[ Silence ]>>Steve Coll: Well, it’s kind of intuitive,
but I think President Hanlon’s emphasis on liberal arts is exactly right
because we’re moving, on the one hand, into a world of increasing specialization,
but also at the same time into a world where it’s more and more necessary
to collaborate across disciplines. And the liberal arts really are a
foundation for independent critical thinking but also the ability to cross disciplines and
to see our knowledge economy, for example, as a whole, not just as a silo where you might,
for example, write code without ever thinking about the code’s purpose or how
it connects to the humanities. And so at the journalism school, what we find is
that attracting students who can think, write, and prepare themselves for a career of
continuous learning is the big challenge. And journalism is a pretty good example of why
a liberal arts education is still so critical as a foundation because the tools that
journalists used when I started out, too long ago to count, have all been replaced by
new tools, but the ability to think about how, why the tools matter or what is it in the
public sphere that journalism ought to attempt to illuminate or to question,
that’s an enduring problem. And, secondly, journalism is an example
of an industry that, like many others, has been disrupted by digital technology. So you have a lot of brand-new technologies
entering into newsrooms, and you have a lot of young people coming into
those newsrooms at the same time. And what we’re discovering at the
journalism school, and I think in newsrooms at major television networks and at new
media companies and at legacy companies like newspapers is that we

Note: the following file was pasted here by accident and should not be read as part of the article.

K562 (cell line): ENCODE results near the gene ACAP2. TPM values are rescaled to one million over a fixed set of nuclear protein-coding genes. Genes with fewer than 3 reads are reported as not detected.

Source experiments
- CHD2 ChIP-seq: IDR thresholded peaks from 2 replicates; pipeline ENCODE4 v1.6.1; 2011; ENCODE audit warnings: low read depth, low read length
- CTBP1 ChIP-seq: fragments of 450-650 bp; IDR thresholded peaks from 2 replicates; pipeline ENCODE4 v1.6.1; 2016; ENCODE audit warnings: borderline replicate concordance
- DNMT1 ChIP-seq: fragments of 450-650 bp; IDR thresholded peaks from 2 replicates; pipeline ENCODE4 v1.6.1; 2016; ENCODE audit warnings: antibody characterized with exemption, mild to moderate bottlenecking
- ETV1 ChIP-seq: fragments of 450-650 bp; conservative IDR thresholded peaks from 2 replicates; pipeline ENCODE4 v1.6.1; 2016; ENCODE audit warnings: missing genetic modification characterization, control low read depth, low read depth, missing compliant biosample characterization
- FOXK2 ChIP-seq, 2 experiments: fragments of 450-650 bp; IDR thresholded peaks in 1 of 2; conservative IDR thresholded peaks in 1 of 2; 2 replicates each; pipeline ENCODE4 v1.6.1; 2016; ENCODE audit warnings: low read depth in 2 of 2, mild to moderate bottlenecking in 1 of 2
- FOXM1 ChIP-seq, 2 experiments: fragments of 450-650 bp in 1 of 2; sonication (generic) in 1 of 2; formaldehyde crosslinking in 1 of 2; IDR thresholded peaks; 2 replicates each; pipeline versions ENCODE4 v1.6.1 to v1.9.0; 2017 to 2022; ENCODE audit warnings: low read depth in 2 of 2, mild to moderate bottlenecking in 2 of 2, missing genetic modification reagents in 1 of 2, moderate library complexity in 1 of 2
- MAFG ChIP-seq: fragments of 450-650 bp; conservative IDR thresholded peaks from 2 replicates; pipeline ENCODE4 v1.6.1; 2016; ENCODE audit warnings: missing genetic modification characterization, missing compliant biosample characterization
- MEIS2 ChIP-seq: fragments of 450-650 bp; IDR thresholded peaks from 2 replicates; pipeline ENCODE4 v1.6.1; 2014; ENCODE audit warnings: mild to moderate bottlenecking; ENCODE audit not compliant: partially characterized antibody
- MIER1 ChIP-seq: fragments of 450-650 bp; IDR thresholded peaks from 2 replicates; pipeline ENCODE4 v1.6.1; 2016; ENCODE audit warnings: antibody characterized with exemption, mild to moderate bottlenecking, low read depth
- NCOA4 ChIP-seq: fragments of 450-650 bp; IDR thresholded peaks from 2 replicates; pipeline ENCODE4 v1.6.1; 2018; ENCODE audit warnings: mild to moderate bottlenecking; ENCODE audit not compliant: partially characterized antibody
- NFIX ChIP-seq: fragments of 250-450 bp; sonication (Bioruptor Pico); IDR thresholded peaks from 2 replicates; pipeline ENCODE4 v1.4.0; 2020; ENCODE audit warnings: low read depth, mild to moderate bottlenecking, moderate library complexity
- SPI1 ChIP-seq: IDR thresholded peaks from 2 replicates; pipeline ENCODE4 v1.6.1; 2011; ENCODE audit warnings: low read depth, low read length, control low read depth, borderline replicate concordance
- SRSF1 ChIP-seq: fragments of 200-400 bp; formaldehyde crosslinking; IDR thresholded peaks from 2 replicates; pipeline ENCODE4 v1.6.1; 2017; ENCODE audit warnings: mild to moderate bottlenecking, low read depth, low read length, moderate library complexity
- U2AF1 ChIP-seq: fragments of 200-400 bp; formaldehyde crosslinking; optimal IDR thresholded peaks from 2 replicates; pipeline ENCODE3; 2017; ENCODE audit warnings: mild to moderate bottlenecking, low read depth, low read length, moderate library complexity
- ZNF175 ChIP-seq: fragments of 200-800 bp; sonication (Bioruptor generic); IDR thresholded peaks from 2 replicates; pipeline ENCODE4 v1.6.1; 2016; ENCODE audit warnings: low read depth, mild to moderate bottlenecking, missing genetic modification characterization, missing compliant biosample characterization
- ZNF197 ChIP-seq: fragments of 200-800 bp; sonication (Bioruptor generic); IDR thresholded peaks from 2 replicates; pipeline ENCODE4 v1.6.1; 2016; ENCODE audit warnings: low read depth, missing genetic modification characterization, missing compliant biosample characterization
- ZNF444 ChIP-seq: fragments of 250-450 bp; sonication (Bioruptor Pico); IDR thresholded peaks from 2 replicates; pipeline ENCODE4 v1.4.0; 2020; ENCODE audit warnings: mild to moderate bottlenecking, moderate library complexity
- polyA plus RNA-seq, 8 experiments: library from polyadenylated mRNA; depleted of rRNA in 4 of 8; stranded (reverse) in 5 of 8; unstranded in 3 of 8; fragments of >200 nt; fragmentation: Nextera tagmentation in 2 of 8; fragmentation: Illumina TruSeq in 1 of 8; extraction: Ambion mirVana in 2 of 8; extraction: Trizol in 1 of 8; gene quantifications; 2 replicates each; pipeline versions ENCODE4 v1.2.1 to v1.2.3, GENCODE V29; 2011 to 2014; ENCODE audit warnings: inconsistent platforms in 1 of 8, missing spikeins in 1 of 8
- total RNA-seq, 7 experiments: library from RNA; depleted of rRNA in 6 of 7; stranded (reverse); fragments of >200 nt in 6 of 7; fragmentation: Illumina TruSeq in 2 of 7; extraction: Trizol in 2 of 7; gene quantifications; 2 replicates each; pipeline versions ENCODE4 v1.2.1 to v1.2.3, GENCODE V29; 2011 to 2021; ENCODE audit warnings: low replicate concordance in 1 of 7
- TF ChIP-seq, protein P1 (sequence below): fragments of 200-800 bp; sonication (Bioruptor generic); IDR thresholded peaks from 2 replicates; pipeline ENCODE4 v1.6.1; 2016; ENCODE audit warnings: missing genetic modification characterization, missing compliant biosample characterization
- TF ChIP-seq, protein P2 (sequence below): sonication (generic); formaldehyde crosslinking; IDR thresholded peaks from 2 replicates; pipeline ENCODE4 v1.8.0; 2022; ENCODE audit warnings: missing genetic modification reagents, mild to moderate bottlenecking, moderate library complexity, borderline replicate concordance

require a collaboration between computational scientists,
for example, and English majors. Alright. So you really need
both sides of that equation. You need someone whose orientation is
towards the potential of mathematics to create a new form of storytelling, and then
you need someone who knows what a story is. And getting those two people into the same
conversation is difficult in any circumstances, but it’s a lot easier if both of them,
while acquiring their distinct disciplines, lived in a liberal arts environment where they
were throughout their four years being asked to cross over and to essentially
build a synthetic knowledge rather a specialized knowledge. Essentially, in journalism, it’s really
about the reporting, and reporting, in turn, requires an ability to see what the story is and
why it’s a story, or at least to have a method for figuring that out as you
go along, and then, of course, at the end, you have to write something. So I found studying English, which I just loved
as a reader and learning about composition but more just living close to the language,
that was where that fit, and then, you know, history is a way to tell stories also, and quite
a lot of my work has been in some borderland between the work of a historian
and the work of a journalist.